College is a time of extreme freedom but, let’s face it, not everything about college screams unfettered space. Students don’t usually have a lot of extra money and that means that their personal space is limited. In fact, the average college student has bunked down in a dorm room. According to the 2000 census, about 2 million students were crashing in dormitories or residence halls. The 2010 census is not yet complete, but expect to see those numbers balloon with an increase of college attendance coupled with a recession keeping people out of the labor market and in school.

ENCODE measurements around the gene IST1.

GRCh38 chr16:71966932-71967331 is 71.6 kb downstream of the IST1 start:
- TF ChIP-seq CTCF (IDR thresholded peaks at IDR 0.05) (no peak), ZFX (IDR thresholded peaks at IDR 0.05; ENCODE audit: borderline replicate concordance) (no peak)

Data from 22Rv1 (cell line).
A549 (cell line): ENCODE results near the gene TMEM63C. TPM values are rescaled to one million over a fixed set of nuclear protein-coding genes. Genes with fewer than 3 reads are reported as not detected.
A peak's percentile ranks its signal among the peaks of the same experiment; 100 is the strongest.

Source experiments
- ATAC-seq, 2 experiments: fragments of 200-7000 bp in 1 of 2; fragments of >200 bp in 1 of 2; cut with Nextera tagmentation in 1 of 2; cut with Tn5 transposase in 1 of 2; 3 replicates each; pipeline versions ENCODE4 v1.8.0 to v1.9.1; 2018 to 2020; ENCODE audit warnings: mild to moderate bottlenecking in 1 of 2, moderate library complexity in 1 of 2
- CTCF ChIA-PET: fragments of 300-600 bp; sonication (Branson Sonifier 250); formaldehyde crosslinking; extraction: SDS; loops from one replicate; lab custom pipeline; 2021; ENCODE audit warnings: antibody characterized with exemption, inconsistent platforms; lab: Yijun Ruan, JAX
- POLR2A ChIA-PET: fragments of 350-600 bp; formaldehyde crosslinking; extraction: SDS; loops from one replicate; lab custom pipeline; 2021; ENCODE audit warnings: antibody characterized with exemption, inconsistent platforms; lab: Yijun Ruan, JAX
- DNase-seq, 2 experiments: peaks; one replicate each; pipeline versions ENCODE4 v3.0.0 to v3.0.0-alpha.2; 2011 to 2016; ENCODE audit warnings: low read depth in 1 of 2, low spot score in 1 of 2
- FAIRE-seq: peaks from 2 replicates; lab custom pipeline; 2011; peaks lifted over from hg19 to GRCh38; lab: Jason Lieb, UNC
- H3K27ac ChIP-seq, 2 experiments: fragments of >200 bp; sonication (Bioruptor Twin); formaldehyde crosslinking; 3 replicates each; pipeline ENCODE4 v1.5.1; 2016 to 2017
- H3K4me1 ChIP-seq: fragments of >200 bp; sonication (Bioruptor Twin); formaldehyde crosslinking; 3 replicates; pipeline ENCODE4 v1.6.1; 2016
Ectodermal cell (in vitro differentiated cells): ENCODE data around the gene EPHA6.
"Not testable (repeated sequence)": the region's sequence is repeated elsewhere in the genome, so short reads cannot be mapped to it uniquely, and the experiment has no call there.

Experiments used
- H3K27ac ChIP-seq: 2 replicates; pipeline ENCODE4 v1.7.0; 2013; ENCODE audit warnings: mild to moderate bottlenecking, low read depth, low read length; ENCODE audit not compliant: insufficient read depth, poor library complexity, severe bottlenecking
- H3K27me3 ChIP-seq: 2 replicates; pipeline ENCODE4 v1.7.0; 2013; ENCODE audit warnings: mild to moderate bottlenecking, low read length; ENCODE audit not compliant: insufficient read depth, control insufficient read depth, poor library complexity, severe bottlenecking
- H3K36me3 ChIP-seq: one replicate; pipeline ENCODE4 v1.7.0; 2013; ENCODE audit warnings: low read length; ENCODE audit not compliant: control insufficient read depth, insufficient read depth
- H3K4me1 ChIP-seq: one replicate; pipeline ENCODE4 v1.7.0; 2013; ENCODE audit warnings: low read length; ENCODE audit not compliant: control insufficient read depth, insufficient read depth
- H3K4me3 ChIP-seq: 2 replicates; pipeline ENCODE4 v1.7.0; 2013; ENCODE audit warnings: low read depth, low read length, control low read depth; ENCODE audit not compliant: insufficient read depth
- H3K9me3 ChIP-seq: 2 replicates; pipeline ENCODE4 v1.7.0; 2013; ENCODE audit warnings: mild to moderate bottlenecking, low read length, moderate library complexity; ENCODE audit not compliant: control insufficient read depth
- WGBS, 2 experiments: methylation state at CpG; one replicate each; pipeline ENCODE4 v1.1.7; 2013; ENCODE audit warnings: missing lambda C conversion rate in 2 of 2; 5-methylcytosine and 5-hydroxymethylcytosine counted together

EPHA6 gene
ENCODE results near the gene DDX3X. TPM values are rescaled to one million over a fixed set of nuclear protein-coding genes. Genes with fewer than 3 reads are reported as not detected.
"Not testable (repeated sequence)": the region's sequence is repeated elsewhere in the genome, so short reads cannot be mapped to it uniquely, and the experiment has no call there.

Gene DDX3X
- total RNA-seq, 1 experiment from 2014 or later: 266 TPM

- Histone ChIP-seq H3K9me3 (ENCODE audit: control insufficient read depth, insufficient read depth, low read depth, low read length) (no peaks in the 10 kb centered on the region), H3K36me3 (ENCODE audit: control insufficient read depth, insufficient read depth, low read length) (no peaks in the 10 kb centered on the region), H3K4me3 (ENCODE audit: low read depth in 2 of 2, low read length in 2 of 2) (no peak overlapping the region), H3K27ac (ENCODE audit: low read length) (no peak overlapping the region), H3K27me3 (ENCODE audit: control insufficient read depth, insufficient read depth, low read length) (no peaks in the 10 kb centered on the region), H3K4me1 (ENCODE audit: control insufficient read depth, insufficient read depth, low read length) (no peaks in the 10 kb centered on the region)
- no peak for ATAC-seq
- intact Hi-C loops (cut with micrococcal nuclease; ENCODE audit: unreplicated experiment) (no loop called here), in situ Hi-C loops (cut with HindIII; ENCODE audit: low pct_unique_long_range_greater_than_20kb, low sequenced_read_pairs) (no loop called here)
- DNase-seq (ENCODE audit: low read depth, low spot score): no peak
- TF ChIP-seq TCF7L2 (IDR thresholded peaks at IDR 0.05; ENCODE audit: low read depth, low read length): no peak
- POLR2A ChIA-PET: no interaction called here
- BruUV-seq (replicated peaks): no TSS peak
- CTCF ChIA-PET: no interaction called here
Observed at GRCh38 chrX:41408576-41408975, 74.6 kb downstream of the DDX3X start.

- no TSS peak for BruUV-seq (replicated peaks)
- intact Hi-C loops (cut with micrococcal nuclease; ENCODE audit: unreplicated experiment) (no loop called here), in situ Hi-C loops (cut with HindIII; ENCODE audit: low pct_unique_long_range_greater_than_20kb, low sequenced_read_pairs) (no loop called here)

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As we all know, dorms are crowded, often messy places. They teach us that sometimes it really is time to do that laundry and take out the garbage. Sure, your mom isn’t nagging you, but your roommate sure is. Dorms force us into close confines with strangers, they teach us to adapt to new environments and to interact with myriad personalities in tight quarters. Proper dorm etiquette will prepare you for your first real job where you will spend most of your time in small spaces with a variety of people. Whether you are in a very collegiate start-up environment or a corporate cube-farm, your dorm room will have prepared you to share limited resources like: bathrooms, refrigerators, and common areas with people that you didn’t necessarily choose yourself.